In order to discuss the effect of food on asthma, it is important to understand what causes Asthma. The word “asthma” comes from a Greek term meaning “without breath.” It refers to difficulty breathing. Asthma can trigger by common allergies such as dust mites or pet hair, smoke inhalation, cold air, exercise, or pollen in the air that irritates the bronchial tubes. Bronchial are tubes that carry gas into your lungs. Since foods affect our respiratory system just like any other stimulus mentioned above – they too may trigger an attack.
If you suffer from severe asthma attacks often triggers are not specific but rather situational; changing seasons for instance can cause more problems with wheezing and coughing because of changes in temperature and humidity. Here we are discussing the foods which can potentially aggravate the condition of Asthma.
Foods that aggravate Asthma?
The following food items trigger asthma symptoms in most people. When we plan the Ayurvedic treatment of Asthma, your diet is that much important.
Citrus Fruits in Asthma
Citrus fruit allergies are very common and may contribute to asthma in some people. These fruits produce an oxidizing agent called oxalic acid. Oxalic acid is a major allergen that can aggravate the lungs of those with citrus allergies. Orange juice itself does not usually cause problems for asthmatics but other citrus foods (like lemons or grapefruit) often do. In addition, ascorbic acid – vitamin C found in orange juices – worsens symptoms of chronic respiratory diseases like bronchitis and pneumonia. Because it produces increased amounts of nitric oxide gas from within white blood cells. This compound is also a pollutant, which automobiles produce.
Bananas in Asthma
Bananas are a good source of potassium, magnesium, and vitamin B-12. But bananas can also cause asthma symptoms. Because they contain the enzyme bromelain. This Bromelain causes bronchial reactivity when taken orally or injected into animals with respiratory problems. It’s worth mentioning that cooking does not diminish this effect and it is probably best for individuals sensitive to banana allergies (or those who have Asthma) to avoid eating raw slices or drinking fresh juice made from them.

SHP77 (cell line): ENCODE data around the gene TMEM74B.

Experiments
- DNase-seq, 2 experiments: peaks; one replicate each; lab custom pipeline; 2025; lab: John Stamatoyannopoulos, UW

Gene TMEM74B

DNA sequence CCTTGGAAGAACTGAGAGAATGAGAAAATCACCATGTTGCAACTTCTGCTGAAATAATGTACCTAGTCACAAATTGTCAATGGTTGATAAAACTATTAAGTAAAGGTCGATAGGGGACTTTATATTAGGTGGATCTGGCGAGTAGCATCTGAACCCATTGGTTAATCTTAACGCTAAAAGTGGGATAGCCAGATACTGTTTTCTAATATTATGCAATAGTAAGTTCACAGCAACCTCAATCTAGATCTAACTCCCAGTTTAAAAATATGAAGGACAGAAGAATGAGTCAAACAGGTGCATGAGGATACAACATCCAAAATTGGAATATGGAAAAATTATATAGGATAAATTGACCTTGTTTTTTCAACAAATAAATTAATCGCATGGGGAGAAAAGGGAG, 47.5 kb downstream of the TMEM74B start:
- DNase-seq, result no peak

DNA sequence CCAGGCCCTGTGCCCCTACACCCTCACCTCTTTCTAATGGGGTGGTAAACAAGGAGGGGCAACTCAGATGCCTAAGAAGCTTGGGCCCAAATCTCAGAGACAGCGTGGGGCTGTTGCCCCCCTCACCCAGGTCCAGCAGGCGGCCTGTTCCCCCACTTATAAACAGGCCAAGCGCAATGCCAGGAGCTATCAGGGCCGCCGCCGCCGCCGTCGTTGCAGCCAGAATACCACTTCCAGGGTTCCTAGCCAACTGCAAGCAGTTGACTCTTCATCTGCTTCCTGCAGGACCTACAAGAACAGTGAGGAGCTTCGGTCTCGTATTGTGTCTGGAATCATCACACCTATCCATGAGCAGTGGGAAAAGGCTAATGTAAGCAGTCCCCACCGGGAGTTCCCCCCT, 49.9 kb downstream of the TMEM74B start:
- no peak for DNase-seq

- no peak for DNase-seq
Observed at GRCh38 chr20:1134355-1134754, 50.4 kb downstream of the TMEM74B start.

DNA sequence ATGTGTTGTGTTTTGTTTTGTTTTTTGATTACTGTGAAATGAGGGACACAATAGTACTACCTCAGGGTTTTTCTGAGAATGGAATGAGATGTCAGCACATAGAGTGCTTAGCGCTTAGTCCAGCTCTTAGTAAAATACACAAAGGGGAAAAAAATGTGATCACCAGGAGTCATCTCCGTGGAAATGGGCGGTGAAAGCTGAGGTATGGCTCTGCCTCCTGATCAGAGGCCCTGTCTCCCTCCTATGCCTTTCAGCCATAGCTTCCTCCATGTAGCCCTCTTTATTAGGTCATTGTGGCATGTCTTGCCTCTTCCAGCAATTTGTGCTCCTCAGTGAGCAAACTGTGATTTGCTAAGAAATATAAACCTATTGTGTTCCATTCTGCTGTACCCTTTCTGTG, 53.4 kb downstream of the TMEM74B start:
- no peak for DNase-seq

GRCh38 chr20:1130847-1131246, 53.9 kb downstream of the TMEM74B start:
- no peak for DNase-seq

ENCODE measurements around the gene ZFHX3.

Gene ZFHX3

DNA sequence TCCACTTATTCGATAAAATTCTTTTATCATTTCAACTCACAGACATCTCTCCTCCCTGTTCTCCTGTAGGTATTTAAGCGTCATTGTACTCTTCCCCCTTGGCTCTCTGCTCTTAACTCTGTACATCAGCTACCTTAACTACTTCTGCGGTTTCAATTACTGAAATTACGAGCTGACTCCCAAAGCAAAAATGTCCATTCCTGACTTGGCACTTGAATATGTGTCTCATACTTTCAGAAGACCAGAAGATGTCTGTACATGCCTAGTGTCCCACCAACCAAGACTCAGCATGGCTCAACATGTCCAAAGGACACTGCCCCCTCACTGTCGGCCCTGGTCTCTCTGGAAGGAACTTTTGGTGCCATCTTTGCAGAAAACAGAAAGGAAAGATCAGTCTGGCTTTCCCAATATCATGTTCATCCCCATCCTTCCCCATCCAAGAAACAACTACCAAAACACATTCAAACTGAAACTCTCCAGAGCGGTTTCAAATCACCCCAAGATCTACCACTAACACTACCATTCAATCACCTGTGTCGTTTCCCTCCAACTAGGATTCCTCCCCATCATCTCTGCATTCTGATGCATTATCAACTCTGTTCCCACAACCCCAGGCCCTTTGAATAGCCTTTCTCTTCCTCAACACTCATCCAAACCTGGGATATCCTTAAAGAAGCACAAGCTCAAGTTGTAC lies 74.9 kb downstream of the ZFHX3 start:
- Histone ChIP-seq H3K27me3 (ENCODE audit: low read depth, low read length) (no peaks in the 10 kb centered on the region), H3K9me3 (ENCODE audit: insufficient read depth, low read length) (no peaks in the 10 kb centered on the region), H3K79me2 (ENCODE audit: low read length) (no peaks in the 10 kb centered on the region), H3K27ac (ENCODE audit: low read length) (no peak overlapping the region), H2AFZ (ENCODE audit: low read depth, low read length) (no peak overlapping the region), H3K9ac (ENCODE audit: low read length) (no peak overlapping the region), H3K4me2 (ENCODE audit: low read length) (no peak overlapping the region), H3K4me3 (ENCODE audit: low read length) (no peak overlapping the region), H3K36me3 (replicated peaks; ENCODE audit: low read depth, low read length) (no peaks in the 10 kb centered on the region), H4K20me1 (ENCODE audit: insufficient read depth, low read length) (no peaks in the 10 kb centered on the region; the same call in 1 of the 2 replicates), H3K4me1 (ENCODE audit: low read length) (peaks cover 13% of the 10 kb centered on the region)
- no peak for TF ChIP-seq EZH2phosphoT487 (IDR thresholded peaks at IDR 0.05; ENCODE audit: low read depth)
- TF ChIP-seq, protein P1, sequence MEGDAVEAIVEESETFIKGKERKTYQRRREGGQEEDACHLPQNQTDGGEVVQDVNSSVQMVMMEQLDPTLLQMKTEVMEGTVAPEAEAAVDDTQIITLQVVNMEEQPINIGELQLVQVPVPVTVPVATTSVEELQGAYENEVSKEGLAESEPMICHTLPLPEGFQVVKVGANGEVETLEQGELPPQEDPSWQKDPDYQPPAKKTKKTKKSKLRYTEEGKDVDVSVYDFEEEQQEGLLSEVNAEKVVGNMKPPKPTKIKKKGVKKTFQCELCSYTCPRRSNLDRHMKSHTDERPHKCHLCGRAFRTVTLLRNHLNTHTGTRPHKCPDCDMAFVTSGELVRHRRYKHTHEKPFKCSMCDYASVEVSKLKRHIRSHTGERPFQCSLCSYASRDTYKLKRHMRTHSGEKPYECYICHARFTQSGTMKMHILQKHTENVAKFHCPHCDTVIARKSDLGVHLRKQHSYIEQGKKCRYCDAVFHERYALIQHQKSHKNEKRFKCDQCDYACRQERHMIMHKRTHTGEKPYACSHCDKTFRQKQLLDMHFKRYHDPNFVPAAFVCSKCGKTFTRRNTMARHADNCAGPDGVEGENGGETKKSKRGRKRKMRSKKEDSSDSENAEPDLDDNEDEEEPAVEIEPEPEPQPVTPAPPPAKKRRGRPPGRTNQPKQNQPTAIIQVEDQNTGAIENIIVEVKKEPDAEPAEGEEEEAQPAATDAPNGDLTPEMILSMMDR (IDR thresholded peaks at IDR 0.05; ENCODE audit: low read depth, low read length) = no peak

But before stopping these food items, make sure that you have Asthma. Because it is not asthma always, where we jump to a conclusion.
Celery in Asthma?
Some people with asthma also develop allergies to celery; this is most likely due to its association with carrots which contain substances known as psoralens, which trigger allergic reactions like hives when eaten regularly. It’s worth mentioning that these same chemicals can sometimes cause bronchial constriction (a tightening up of your airways), though how sensitive you vary from person to person depending on your specific allergy.
Eggs in Asthma?
Some people with asthma may also be sensitive to eggs or egg proteins, though the severity of reactions varies from person to person and again it’s not always clear what is causing these symptoms (the eggs themselves or another protein source). Most asthmatics can eat a couple of bites without any trouble but others will have an extreme reaction after only one bite; for those who are more reactive, they’ll need to substitute soy-based products which contain similar amounts of high-quality protein.
Peanut Butter in Asthma?
It has been shown that peanut allergies often increase the risk of developing asthma – much like mangoes. Because both trigger higher levels of IgE antibodies which cause anaphylactic reactions.
Milk in Asthma?
Some people with asthma may also be sensitive to milk or dairy proteins, though again it’s not always clear what is causing these symptoms (the milk itself or another protein source). Most asthmatics can drink a couple of glasses without any trouble but others will have an extreme reaction after only one glass; for those who are more reactive, they’ll need to substitute soy-based products which contain similar amounts of high-quality protein.
Fish in Asthma?
It has been shown that fish allergies often increase the risk for developing asthma – much like mangoes and peanut butter mentioned earlier because both trigger higher levels of IgE antibodies which cause anaphylactic reactions.
Carbonated drinks in Asthma?
Some people with asthma will also have a sensitivity to carbonated beverages. This is due to the rapid expansion of gas bubbles in your stomach, which can cause an increase in air and subsequently more liquid being pulled into the lungs; this may lead to symptoms like coughing or shortness of breath.